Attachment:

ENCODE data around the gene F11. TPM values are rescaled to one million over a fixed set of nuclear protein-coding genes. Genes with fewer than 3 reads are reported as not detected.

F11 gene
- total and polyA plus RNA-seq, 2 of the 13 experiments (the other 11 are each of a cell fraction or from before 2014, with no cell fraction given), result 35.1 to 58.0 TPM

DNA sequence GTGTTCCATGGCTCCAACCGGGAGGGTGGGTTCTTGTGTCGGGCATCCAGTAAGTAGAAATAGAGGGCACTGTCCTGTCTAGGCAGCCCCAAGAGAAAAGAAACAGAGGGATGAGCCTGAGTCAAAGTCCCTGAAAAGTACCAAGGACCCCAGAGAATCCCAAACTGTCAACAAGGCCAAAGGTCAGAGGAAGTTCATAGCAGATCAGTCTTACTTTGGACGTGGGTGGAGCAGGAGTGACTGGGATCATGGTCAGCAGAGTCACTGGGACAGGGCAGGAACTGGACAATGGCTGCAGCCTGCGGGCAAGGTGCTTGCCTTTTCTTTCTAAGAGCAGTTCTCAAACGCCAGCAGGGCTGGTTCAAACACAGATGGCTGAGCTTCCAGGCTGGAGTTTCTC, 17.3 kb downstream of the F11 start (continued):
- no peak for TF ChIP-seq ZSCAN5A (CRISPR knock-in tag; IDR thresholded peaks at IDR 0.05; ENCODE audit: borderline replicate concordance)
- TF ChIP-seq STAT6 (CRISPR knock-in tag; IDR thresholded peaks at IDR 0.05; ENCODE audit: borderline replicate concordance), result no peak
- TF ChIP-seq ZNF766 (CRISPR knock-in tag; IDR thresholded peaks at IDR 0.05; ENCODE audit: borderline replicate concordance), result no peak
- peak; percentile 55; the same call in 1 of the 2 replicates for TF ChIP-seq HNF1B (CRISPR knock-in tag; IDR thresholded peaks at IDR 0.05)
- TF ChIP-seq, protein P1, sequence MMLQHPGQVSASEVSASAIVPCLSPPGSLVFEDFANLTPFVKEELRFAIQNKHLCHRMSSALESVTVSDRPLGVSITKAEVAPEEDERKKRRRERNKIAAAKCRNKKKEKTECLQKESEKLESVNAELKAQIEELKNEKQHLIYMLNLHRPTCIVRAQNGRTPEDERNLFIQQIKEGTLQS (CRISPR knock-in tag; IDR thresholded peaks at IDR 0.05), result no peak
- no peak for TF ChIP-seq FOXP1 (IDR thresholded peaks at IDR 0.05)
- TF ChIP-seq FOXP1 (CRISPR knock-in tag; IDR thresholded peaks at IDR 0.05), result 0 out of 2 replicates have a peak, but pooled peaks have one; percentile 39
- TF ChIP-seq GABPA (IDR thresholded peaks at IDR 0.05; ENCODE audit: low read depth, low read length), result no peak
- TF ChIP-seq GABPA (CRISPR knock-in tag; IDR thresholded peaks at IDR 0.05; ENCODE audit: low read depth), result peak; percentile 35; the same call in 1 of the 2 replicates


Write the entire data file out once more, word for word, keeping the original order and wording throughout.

ENCODE data around the gene F11. TPM values are rescaled to one million over a fixed set of nuclear protein-coding genes. Genes with fewer than 3 reads are reported as not detected.

F11 gene
- total and polyA plus RNA-seq, 2 of the 13 experiments (the other 11 are each of a cell fraction or from before 2014, with no cell fraction given), result 35.1 to 58.0 TPM

DNA sequence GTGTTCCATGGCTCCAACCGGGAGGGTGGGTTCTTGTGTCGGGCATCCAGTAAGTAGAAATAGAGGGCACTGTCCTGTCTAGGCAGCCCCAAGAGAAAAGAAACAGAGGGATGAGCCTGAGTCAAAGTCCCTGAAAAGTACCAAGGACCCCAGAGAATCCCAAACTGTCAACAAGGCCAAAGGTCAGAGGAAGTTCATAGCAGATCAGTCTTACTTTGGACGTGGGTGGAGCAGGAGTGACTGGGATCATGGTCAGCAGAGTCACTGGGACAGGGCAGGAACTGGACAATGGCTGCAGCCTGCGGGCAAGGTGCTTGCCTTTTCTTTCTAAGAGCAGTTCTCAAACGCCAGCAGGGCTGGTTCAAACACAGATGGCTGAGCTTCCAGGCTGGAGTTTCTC, 17.3 kb downstream of the F11 start (continued):
- no peak for TF ChIP-seq ZSCAN5A (CRISPR knock-in tag; IDR thresholded peaks at IDR 0.05; ENCODE audit: borderline replicate concordance)
- TF ChIP-seq STAT6 (CRISPR knock-in tag; IDR thresholded peaks at IDR 0.05; ENCODE audit: borderline replicate concordance), result no peak
- TF ChIP-seq ZNF766 (CRISPR knock-in tag; IDR thresholded peaks at IDR 0.05; ENCODE audit: borderline replicate concordance), result no peak
- peak; percentile 55; the same call in 1 of the 2 replicates for TF ChIP-seq HNF1B (CRISPR knock-in tag; IDR thresholded peaks at IDR 0.05)
- TF ChIP-seq, protein P1, sequence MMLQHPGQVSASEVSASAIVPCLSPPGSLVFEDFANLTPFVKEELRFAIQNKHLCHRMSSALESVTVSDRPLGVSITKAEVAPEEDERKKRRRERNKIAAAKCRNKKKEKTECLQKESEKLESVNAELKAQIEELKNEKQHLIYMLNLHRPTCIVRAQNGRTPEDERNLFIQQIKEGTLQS (CRISPR knock-in tag; IDR thresholded peaks at IDR 0.05), result no peak
- no peak for TF ChIP-seq FOXP1 (IDR thresholded peaks at IDR 0.05)
- TF ChIP-seq FOXP1 (CRISPR knock-in tag; IDR thresholded peaks at IDR 0.05), result 0 out of 2 replicates have a peak, but pooled peaks have one; percentile 39
- TF ChIP-seq GABPA (IDR thresholded peaks at IDR 0.05; ENCODE audit: low read depth, low read length), result no peak
- TF ChIP-seq GABPA (CRISPR knock-in tag; IDR thresholded peaks at IDR 0.05; ENCODE audit: low read depth), result peak; percentile 35; the same call in 1 of the 2 replicates